Stress Reaction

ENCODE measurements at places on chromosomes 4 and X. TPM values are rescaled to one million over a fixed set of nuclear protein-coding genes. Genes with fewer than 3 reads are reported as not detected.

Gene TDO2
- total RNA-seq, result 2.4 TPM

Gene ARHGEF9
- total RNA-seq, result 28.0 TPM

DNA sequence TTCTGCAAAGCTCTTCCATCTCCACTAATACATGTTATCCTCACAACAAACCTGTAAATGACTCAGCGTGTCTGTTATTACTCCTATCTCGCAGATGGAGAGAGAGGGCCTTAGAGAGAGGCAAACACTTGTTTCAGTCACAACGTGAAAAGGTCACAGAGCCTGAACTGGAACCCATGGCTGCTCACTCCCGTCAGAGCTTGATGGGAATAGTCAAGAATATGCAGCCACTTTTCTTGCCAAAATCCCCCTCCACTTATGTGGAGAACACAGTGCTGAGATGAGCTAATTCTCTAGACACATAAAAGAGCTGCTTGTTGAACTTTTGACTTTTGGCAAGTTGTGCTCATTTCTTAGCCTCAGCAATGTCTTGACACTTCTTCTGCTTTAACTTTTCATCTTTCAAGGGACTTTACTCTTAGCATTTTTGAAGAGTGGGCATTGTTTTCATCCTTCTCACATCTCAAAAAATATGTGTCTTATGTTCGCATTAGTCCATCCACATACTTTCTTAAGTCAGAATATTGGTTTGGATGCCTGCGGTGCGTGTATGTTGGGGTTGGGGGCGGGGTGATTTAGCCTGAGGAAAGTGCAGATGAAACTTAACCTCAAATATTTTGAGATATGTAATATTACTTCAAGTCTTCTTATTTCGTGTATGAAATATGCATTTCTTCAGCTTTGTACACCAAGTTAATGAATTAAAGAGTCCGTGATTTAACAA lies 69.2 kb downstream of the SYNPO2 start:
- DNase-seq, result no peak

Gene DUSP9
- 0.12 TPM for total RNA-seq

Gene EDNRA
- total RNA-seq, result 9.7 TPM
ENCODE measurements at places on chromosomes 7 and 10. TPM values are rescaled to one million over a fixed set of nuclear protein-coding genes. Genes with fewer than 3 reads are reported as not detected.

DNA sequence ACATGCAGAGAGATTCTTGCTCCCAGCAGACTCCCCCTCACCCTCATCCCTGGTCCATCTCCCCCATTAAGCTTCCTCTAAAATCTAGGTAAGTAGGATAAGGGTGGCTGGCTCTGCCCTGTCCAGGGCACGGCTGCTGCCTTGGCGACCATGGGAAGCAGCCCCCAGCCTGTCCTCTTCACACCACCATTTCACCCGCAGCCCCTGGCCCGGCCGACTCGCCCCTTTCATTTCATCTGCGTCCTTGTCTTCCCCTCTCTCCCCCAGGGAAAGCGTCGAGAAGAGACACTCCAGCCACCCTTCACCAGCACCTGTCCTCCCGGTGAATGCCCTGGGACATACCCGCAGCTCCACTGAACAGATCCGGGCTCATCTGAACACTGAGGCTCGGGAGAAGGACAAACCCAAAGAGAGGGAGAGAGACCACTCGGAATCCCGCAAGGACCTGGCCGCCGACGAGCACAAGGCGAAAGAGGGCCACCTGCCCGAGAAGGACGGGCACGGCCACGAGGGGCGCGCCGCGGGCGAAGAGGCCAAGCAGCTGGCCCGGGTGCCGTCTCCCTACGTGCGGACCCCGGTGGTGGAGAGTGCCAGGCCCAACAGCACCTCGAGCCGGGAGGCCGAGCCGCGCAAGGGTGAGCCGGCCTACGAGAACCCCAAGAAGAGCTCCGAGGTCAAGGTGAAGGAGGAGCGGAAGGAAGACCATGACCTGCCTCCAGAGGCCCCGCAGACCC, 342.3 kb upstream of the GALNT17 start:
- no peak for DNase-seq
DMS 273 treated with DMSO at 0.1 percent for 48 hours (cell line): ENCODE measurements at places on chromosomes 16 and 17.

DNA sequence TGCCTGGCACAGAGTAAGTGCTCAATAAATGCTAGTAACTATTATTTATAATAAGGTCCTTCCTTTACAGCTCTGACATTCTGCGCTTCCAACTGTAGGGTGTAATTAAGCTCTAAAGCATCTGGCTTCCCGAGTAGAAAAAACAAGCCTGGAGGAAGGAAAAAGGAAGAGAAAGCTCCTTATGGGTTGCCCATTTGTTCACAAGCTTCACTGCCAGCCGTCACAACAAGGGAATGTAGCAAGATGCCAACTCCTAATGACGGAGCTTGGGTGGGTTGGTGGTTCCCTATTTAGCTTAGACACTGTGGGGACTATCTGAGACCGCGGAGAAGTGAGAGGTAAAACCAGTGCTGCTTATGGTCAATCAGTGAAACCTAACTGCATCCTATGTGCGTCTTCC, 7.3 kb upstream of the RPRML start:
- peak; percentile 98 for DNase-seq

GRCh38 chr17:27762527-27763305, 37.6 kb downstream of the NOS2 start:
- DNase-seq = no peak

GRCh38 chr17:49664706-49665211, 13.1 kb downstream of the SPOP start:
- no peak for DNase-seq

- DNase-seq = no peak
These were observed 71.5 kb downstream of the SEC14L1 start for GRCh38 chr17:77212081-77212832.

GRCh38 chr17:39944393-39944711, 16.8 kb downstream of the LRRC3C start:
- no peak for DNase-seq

Most people think of fracture as the only injury that affects bones. However, there are two other common bone injuries: stress reactions and stress fractures. Stress reactions are the least severe of these injuries. Essentially, a stress reaction represents the initial stage of a stress fracture. It occurs as a result of the bone being unable to rebuild itself as fast as it is being broken down. If this condition is left untreated, eventually it will develop into a stress fracture, which is characterized by an actual break in the bone. Stresses that lead to stress reactions and fractures usually result from repetitive impact to the affected bone. For that reason, stress reactions are incredibly common among athletes in sports like cross-country running and gymnastics. The main symptom of this condition is a localized point of pain over the part of the bone where the stress reaction has occurred. Stress reactions can occur in any bone; however, they are more common in the bones of the lower leg (e.g., the tibia and fibula) as these bones tend to bear a lot of weight. Because stress reactions do not appear on normal X-rays, they are very difficult to diagnose. In order to confirm the diagnosis of a stress reaction, doctors may recommend a bone scan. This imaging study will show abnormally high levels of bone-building in the region where the stress reaction has occurred. Most often, rest is the recommended form of treatment as it gives the bone a chance to adequately rebuild.